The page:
[ Example: This TS does not define std::experimental::fundamentals_v2::chrono because the C++ Standard Library defines std::chrono. This TS does not define std::pmr::experimental::fundamentals_v2 because the C++ Standard Library does not define std::pmr. end example ]

Each header described in this technical specification shall import the contents of std::experimental::fundamentals_v2 into std::experimental as if by

namespace std {
  namespace experimental {
    inline namespace fundamentals_v2 {}

Unless otherwise specified, references to other entities described in this technical specification are assumed to be qualified with std::experimental::fundamentals_v2::, and references to entities described in the standard are assumed to be qualified with std::.

Extensions that are expected to eventually be added to an existing header <meow> are provided inside the <experimental/meow> header, which shall include the standard contents of <meow> as if by

#include <meow>

New headers are also provided in the <experimental/> directory, but without such an #include.


Future plans (Informative)


This section describes tentative plans for future versions of this technical specification and plans for moving content into future versions of the C++ Standard.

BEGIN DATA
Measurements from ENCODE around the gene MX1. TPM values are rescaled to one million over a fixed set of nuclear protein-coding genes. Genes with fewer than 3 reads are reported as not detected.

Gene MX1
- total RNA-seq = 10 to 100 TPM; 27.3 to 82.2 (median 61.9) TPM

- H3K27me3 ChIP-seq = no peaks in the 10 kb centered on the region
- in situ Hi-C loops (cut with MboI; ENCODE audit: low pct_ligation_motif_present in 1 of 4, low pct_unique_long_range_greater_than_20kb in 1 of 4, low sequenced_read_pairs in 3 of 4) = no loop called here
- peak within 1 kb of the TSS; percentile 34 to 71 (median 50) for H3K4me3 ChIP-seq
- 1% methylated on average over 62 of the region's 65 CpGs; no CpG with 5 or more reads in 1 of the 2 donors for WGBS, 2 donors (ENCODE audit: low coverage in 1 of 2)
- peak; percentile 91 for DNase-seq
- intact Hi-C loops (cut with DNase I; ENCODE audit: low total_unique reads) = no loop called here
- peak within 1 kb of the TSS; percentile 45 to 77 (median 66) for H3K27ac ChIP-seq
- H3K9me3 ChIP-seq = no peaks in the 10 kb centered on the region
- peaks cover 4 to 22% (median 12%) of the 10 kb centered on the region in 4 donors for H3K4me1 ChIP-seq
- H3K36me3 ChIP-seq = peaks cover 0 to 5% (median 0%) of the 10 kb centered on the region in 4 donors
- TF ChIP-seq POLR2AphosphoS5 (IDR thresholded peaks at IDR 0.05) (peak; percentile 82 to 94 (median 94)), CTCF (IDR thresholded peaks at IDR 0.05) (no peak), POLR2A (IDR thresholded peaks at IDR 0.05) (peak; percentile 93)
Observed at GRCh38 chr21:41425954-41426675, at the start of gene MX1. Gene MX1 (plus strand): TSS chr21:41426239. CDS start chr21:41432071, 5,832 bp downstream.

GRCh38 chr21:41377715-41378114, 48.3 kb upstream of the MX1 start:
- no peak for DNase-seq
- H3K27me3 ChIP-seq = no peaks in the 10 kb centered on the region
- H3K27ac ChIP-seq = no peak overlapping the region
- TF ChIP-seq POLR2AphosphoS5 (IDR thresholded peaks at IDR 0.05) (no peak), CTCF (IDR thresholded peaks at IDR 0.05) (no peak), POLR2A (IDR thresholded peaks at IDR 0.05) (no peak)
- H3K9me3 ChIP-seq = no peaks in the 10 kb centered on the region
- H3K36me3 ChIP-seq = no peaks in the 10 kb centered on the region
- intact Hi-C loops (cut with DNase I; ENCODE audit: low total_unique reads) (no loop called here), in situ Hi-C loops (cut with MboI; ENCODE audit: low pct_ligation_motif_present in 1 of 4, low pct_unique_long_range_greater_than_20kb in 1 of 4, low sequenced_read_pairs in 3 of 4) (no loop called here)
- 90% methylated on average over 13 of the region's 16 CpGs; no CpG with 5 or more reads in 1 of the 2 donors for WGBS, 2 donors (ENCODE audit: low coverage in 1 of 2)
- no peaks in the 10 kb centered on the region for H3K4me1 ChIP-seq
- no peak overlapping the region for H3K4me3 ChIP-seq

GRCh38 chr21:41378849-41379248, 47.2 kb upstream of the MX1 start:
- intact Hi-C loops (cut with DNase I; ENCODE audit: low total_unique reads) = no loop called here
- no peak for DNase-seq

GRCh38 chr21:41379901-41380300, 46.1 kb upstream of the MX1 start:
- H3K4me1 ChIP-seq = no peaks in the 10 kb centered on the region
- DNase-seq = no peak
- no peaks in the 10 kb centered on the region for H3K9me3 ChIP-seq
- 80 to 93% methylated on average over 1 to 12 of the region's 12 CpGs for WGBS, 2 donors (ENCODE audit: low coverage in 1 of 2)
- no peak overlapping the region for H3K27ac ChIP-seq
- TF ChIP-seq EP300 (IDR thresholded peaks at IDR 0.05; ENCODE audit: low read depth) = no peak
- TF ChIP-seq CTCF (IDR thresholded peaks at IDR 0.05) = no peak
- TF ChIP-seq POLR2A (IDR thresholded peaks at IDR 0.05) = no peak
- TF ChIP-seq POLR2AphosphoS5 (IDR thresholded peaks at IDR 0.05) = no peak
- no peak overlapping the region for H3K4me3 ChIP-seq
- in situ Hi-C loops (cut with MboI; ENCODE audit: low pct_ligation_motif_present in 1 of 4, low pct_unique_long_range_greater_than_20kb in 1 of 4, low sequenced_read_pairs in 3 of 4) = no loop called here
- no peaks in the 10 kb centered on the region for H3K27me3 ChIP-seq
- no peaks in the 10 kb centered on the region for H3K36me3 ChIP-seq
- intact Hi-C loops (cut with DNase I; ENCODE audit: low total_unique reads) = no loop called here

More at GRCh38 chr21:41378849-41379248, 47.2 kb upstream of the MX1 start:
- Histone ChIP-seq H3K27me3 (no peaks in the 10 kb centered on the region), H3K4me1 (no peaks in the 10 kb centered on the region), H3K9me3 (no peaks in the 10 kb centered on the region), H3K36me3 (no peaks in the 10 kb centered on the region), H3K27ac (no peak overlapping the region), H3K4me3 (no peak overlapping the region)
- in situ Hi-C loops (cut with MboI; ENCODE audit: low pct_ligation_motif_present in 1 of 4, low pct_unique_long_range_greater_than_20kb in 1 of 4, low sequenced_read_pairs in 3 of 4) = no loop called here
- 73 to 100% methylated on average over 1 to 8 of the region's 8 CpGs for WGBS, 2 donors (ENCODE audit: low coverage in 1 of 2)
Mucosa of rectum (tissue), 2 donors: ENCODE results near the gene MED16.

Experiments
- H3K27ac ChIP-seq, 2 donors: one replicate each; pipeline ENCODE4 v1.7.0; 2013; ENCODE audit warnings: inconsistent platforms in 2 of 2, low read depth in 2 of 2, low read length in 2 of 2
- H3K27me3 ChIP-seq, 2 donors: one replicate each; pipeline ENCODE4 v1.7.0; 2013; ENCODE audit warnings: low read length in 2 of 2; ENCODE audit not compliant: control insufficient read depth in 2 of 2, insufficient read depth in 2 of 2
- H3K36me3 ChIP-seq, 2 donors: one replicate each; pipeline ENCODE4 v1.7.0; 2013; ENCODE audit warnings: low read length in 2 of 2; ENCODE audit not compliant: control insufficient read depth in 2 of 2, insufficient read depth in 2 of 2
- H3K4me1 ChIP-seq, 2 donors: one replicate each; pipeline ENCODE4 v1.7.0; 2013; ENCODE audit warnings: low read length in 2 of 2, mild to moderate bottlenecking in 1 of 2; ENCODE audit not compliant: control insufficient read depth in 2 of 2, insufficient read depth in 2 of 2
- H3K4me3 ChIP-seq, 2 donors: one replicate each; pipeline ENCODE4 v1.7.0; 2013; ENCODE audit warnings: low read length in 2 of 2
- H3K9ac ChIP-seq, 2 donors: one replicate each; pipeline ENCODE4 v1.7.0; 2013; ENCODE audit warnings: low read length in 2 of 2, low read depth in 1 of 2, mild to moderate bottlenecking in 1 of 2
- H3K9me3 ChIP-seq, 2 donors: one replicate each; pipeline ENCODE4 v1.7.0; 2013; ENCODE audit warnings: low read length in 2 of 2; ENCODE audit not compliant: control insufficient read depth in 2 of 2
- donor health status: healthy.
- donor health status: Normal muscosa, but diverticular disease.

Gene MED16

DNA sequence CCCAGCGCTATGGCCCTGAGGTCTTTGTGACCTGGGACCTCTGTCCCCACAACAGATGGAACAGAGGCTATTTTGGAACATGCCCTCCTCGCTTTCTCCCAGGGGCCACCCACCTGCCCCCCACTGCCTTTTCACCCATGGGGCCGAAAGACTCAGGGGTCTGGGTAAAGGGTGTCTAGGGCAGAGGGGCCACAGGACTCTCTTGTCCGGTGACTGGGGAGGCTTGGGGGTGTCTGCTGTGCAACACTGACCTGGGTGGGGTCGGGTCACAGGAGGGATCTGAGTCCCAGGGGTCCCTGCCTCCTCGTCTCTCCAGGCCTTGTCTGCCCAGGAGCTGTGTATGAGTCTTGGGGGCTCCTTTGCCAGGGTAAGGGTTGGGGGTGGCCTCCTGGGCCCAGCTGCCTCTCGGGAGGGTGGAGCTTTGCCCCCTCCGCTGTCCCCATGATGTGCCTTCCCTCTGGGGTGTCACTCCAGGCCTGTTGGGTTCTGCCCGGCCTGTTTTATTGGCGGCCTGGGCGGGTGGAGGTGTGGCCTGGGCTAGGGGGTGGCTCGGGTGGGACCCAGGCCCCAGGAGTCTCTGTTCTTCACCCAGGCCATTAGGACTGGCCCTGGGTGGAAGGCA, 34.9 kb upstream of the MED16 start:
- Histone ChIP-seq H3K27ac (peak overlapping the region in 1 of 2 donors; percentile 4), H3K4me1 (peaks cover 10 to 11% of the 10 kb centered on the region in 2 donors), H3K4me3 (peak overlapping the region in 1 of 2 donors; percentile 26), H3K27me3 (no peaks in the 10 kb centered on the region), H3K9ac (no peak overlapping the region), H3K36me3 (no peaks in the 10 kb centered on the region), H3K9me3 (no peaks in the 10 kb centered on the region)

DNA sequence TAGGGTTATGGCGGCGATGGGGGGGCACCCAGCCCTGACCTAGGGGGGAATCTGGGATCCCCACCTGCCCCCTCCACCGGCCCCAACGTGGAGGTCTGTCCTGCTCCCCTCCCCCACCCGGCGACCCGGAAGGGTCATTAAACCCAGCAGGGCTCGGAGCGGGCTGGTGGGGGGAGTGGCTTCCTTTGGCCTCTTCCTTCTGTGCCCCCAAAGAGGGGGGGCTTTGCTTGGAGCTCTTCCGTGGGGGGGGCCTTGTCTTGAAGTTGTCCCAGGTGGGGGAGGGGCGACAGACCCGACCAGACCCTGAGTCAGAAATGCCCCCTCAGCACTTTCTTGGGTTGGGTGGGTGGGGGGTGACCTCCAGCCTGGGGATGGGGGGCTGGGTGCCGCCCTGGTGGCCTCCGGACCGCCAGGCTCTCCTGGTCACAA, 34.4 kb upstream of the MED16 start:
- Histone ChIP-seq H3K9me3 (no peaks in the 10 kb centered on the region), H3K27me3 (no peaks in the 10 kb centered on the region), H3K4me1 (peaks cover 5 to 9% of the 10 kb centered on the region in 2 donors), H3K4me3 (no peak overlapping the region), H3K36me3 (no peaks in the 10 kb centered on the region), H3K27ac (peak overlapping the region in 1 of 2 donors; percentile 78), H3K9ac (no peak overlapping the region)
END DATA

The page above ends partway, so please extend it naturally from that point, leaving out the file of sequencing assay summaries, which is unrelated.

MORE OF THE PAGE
The C++ committee intends to release a new version of this technical specification approximately every year, containing the library extensions we hope to add to a near-future version of the C++ Standard. Future versions will define their contents in std::experimental::fundamentals_v3, std::experimental::fundamentals_v4, etc., with the most recent implemented version inlined into std::experimental.

When an extension defined in this or a future version of this technical specification represents enough existing practice, it will be moved into the next version of the C++ Standard by removing the experimental::fundamentals_vN segment of its namespace and by removing the experimental/ prefix from its header's path.


Feature-testing recommendations (Informative)


For the sake of improved portability between partial implementations of various C++ standards, WG21 (the ISO technical committee for the C++ programming language) recommends that implementers and programmers follow the guidelines in this section concerning feature-test macros. [ Note: WG21's SD-6 makes similar recommendations for the C++ Standard itself. end note ]